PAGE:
- Andy Green Presents SAIMechE John Orr Memorial Lecture
- 1600 kph BLOODHOUND Land Speed Project to Run in South Africa 2013
- Press Conference 10:00hrs, 14th November, Sci Bono, Johannesburg
On November 15th, Land Speed Record (LSR) Holder Andy Green will kick off a two-week lecture tour of South Africa with a presentation at University of the Witwatersrand, Johannesburg. The only person to have broken the sound barrier on land, Green will travel the country, from Hakskeen Pan to Cape Town, sharing his record breaking experiences and telling audiences about his new adventure: the 1600kph (1000 mph) BLOODHOUND Project, coming to South Africa in 2013.
2011 marks the 50th anniversary of the John Orr Memorial Lecture, run by The SA Institution of Mechanical Engineering. South Africa’s longest-running science event, the Lecture Series has been staged annually since 1961 and commemorates Professor John Orr, one of the country’s most distinguished engineers.
In October 1997 Andy Green, then, as now, a serving officer with the RAF, set a new Land Speed Record of 1228 kph (763mph). A small team lead by former LSR holder Richard Noble defied the odds, and the scientific convention of the day, to break the sound barrier – a feat many thought impossible. Their record still stands.
Today Andy Green, Richard Noble and many of the Thrust SSC team are engaged on a new and far more ambitious project: to build a car capable of achieving 1600kph.
The BLOODHOUND Project is not, however, primarily, about speed.
Rather, it is an international education initiative aimed at inspiring the next generation of scientists, engineers and mathematicians by demonstrating these subjects in the most exciting way possible. The unique nature of the Land Speed Record, where the challenge comes from confronting the laws of physics rather than other teams with similar technology, means the BLOODHOUND Project can share all its data, designs, achievements and setbacks in the process.
Consequently, the Project is already being followed in 207 countries, with c. 7m students able to access BLOODHOUND information and lesson materials in class. The Team has presented to over 100,000 people since its launch at London’s Science Museum in October 2008 and full 3D design plans for the car were recently released on the internet.
Andy Green will visit a number of schools during his Lecture Tour, including Groot Mier Primary, located just 6km from the BLOODHOUND race track, on Saturday 19th November.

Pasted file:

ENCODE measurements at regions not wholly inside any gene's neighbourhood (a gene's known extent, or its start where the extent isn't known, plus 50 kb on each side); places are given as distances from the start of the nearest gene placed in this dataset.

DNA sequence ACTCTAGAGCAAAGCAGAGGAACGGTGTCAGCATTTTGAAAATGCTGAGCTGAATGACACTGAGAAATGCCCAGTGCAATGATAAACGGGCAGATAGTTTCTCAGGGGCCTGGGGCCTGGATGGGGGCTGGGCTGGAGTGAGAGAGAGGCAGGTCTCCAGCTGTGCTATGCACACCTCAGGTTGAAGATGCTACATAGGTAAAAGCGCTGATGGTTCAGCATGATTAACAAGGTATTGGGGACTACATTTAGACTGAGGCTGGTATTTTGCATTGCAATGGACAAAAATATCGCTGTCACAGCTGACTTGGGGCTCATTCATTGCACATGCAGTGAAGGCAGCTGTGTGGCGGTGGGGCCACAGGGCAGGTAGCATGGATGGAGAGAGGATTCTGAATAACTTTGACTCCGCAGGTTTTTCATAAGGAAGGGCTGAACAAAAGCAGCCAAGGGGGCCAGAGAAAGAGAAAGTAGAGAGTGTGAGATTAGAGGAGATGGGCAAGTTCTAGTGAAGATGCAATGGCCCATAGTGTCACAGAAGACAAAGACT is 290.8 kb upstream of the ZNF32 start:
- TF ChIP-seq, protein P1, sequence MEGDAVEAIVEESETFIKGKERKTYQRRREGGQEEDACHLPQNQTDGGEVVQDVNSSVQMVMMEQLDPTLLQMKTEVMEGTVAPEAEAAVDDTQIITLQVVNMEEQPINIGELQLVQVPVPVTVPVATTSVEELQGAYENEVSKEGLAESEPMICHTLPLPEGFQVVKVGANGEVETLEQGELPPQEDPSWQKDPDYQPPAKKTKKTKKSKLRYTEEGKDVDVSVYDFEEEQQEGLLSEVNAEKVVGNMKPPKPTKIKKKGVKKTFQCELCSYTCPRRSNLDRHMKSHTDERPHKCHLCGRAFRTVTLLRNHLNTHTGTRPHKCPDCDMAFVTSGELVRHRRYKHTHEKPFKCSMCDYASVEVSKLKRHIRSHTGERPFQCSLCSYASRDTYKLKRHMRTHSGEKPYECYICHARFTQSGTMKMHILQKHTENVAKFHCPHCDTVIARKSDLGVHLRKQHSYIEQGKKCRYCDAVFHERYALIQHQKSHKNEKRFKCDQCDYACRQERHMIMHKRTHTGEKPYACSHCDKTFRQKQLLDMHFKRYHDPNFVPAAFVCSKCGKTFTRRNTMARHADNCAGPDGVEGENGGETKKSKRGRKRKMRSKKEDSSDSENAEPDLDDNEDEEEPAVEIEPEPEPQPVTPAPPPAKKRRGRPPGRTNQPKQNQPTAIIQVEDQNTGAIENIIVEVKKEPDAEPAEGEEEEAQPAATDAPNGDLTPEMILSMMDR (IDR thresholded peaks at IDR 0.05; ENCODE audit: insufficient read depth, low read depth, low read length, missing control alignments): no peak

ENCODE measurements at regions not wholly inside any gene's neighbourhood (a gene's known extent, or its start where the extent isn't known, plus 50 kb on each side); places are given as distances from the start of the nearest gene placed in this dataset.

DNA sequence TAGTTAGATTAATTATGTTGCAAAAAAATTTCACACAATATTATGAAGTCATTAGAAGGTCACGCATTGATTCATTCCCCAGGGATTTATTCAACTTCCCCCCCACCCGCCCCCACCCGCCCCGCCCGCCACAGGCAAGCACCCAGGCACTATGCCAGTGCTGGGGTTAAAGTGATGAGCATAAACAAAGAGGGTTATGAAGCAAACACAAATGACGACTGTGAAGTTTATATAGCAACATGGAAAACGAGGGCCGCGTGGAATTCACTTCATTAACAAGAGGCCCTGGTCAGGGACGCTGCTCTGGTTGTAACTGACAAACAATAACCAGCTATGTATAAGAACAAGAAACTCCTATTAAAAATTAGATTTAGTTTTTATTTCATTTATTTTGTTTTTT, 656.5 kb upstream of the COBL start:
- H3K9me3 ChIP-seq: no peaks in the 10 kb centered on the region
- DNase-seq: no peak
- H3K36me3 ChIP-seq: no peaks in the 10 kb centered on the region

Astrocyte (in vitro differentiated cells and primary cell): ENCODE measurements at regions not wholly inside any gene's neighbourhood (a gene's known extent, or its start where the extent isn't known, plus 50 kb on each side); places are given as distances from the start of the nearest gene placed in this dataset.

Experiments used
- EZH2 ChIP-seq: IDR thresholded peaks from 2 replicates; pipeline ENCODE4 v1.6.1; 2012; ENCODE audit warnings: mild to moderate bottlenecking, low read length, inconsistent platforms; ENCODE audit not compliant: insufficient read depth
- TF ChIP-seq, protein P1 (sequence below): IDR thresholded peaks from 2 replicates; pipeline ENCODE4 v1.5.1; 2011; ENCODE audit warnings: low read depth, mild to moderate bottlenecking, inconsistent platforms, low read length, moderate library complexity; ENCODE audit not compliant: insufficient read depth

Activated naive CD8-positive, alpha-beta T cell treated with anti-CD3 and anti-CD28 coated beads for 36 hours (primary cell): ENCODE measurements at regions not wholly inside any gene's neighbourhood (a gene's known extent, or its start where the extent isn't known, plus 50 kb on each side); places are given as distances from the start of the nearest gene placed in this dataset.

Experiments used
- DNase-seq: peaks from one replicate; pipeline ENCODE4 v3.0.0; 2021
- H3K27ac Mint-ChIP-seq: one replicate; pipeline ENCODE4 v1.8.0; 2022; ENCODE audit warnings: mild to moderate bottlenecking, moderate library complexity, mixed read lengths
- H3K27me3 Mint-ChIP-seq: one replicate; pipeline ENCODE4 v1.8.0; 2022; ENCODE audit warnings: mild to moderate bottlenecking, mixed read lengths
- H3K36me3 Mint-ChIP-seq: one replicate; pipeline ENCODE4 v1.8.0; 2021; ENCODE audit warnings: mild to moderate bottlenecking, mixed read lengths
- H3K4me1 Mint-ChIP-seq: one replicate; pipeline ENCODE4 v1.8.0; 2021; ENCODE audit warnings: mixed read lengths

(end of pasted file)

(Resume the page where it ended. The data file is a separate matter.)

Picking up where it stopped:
Meanwhile, Dave Rowley, from BLOODHOUND’s education team, will be based full-time in the country developing links with schools, colleges and universities.
In his John Orr talk, Andy will detail the remarkable engineering that allows BLOODHOUND SSC to accelerate from 0-1600kph and back to zero in just 100 seconds while safely handling the phenomenal forces and loads acting upon it, such as: 47,000 lbs thrust (equivalent to 133,000 thp) generated by its jet and rocket engines; 30 tonne suspension loadings; air pressures on the bodywork of up to 10 tonnes per square metre; and solid aluminium wheels, each weighing 90 kg, spinning at 10,200 rpm and generating an extraordinary 50,000 G at the rim.
It may be the world’s most powerful land vehicle, but BLOODHOUND SSC needs a very special track to run on if it is ever to break records.
As soon as The Project was launched, the search for a run site began. With the car designed specifically for the one environment in which it would run, getting the right location was critical. Clearly BLOODHOUND needed a wide, open area of very flat land. Given that the car runs on solid wheels (no tyres being able to withstand the colossal rotational forces), the ground surface was just as important; the priority was to find a dry lake bed which would afford a slight degree of ‘give’ and thereby cushion the car’s ride.
A UK university created a bespoke computer programme to scour satellite earth observation imagery and assess over 20,000 potential sites. Green then flew around the world to check favoured locations in person and conduct detailed on the ground investigations.
After two years, and several ‘near misses’, the perfect run site was identified: Hakskeen Pan in the Northern Cape. Supported by the Northern Cape Government the local community, with some volunteers, have begun the task of preparing the area ahead of the first high speed runs in 2013.
In addition to Johannesburg, Andy Green will be visiting the following cities on his Tour:
Kimberly - 17th November, William Humphreys Art Gallery
Cape Town - 22nd November, University of Cape Town
Port Elizabeth – 23rd November, Nelson Mandela Metropolitan University
Durban – 24th November, University of Kwa-Zulu Natal